Showing posts from October, 2017

Citizens to the Rescue!

Members of the Florida Native Plant Society (FNPS) have sure been busy this hurricane season – rescuing Florida native plant communities – some from the hurricanes but mostly from the bulldozers! From the Panhandle to south Florida, FNPS and our partners have been racing to rescue native plants, and plant communities. As of October 23rd, we have rescued 1,000s of plants in the Panhandle, countless rare Tillandsias in south Florida, and in central Florida more than 3,200 plants from a rare Sandhill parcel with many more collection days still ahead of us. Words cannot adequately express how grateful we are for the outpouring of financial and volunteer support from our members, concerned citizens, and our conservation partners. There are so many to thank and not enough room for here for everyone’s name, but let’s start: our 81 generous financial donors, our 100+ volunteers, and our partners from Oakland Nature Preserve, St. Marks National Wildlife Refuge, Koreshan State Historic Sit

Wildflower Wednesday ~ Chapman's Blazing Star

Chapman’s Blazing Star is one of 16 species of Liatris listed in the Florida Atlas of Vascular Plants. It has a patchy distribution throughout the state in scrub, sandhills and dunes  The basal rosette appears in the early spring and flowers begin to appear in late August several weeks before other blazing stars start to flower.  By early October most of the flowers of this short-lived perennial have gone to seed and the leaves have withered and turned brown. Liatris chapmanii is fairly easy to recognize because the flowers grow down stalk and are often interspersed with the upper leaves.  The stout flower stocks are usually about three feet tall.  Dense clusters of bright lavender flowers and buds cling tightly to the flower stalk. During its month of blazing glory, L. chapmanii is a magnet for butterflies and bees. Chapman’s Blazing Star is only offered for sale by a few native plant nurseries, or at native plant sales.  To succeed in a wil

Summer Farewell (Dalea pinnata) - a Titan among nectar plants for NE Florida Pollinators in September and October

When scheduling Butterfly Holiday trips to all parts of the world, I always leave open the months of September and October. During this time, the greatest diversity and number of butterflies and many other N.E. Florida pollinators are attracted to  flowering plants in the Genera: Carphephorus , Liatris , Dalea , Vaccinium , Dioda , Elephantopus , Bidens , Lachnanthes , and  others. Southern Dogface on Liatris pauciflora When conditions are right, in the dry pinelands and sand hill areas in Julington-Durbin Preserve, Ralph E Simmons and Jennings State Forests, acres of Summer Farewell ( Dalea pinnata ) can be in bloom attracting multitudes of butterflies and other Northeast Florida pollinators. Summer Farewell ( Dalea pinnata ) There are eight native Dalea species growing in Florida. Three are vouchered in Northeast Florida, D. carnea , D. carnea var. albida , and D. pinnata , with D. pinnata being the most common. Summer Farewell ( Dalea pinnata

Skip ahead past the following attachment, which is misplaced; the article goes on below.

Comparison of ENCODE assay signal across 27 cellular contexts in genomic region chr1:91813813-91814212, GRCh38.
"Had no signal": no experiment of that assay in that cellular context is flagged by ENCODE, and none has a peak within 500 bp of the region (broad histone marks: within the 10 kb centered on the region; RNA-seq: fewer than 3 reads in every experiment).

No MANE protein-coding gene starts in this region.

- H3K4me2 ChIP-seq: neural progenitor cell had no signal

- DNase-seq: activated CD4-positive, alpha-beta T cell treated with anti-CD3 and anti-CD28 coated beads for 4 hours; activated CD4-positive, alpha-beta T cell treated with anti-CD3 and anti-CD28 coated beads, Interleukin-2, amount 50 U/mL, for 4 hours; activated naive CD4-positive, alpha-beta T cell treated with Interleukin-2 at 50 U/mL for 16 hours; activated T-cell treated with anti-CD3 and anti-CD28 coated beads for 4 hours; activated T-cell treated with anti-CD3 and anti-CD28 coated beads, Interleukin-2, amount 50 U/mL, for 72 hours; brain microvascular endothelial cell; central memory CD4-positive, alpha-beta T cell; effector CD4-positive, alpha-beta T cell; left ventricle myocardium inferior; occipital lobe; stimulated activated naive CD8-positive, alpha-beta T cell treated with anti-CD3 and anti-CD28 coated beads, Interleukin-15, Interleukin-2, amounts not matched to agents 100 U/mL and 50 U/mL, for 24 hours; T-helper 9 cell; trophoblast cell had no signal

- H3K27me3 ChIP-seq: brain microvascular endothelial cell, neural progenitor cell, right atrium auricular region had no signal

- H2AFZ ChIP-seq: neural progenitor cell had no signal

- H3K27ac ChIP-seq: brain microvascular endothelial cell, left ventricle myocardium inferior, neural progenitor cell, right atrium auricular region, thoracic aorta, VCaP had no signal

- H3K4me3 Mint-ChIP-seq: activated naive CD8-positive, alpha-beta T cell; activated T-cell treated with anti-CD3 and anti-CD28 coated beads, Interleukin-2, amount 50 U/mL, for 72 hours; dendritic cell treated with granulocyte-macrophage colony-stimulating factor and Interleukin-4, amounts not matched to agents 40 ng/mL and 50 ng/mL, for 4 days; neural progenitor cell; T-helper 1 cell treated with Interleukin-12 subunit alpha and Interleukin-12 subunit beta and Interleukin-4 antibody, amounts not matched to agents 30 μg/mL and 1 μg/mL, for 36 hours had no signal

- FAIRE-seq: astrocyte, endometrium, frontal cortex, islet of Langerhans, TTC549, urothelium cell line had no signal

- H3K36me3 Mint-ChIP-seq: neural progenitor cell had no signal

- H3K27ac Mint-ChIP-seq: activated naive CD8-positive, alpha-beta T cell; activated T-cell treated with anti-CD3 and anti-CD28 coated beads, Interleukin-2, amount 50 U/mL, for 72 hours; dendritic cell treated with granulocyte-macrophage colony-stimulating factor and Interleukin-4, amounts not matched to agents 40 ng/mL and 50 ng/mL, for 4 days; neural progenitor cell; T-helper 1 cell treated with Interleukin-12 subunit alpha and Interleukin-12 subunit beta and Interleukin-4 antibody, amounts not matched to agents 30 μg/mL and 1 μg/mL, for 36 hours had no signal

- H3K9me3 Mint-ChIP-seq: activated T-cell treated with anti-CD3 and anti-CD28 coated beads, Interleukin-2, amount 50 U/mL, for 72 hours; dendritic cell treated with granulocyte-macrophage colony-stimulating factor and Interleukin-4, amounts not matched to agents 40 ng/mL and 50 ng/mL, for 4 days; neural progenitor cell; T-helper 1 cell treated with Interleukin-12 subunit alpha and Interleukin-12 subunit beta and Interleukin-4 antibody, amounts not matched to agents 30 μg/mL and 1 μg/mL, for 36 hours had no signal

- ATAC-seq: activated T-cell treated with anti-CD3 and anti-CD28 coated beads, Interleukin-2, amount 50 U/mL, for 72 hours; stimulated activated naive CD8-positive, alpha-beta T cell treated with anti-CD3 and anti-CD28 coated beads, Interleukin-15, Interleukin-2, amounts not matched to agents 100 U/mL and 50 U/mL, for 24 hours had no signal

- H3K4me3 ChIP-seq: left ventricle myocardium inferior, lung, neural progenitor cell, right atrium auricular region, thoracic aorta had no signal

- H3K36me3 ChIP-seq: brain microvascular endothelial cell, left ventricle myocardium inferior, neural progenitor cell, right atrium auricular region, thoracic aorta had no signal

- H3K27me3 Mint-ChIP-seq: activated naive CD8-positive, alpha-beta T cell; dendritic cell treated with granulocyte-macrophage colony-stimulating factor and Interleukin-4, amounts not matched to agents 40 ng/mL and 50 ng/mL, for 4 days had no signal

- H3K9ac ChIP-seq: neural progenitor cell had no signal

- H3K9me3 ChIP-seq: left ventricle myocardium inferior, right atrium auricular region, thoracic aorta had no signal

Join the Pawpaw Chapter of FNPS on an exploration of Longfleaf Pine Sandhill in the Ocala National Forest

All FNPS members are invited to join the Pawpaw chapter of FNPS, Saturday, October 14, 2017, for an  all-day,  driving/walking, field trip in the Ocala National Forest!   Dr. Susan Carr will guide us, as we explore 1- 3 year old, fire-managed, longleaf pine sandhill areas near Salt Springs. Dr. Susan Carr    Trip participants should wear field clothes, and bring their own lunch, as well as drinking water, insect repellent, and Florida-appropriate weather gear.   Dr. Susan Carr and David Anderson Participants should expect to travel over several miles of rough dusty forest roads. The reward of possibly spotting a fox squirrel, RCW nest trees, and of course, great understory of plant diversity in Fall bloom, makes it worth the effort!  For more details, FNPS members should contact trip coordinator, Sonya Guidry:

Why your Florida garden needs Yucca plants, and how to grow them

Yucca plants are evergreen plants with interesting, usually spiky, leaves that bloom into bunches of flowers. There are  over 20 species of yucca  and three are native to Florida. These are the Spanish Bayonet, Moundlily Yucca, and Adam's needle. Spanish bayonet (Yucca aloifolia)  Photo credit: Shirley Denton Growing yucca plants in Florida is a great way to encourage indigenous plants to thrive, while benefiting birds and pollinators. If you grow native Florida plants, they also require less TLC because they're in their natural environment. Here’s what you need to know about Yucca plants. The three species of Yucca plant that are indigenous to Florida are beautiful ways to encourage a more creative and healthy garden. Here's how to identify them so you can choose the one that feels perfect for your garden and needs. 1. Spanish Bayonet (Spanish Dagger) This evergreen plant is marked by sharp tips and two-foot leaves. It can reach up to 20 feet in heig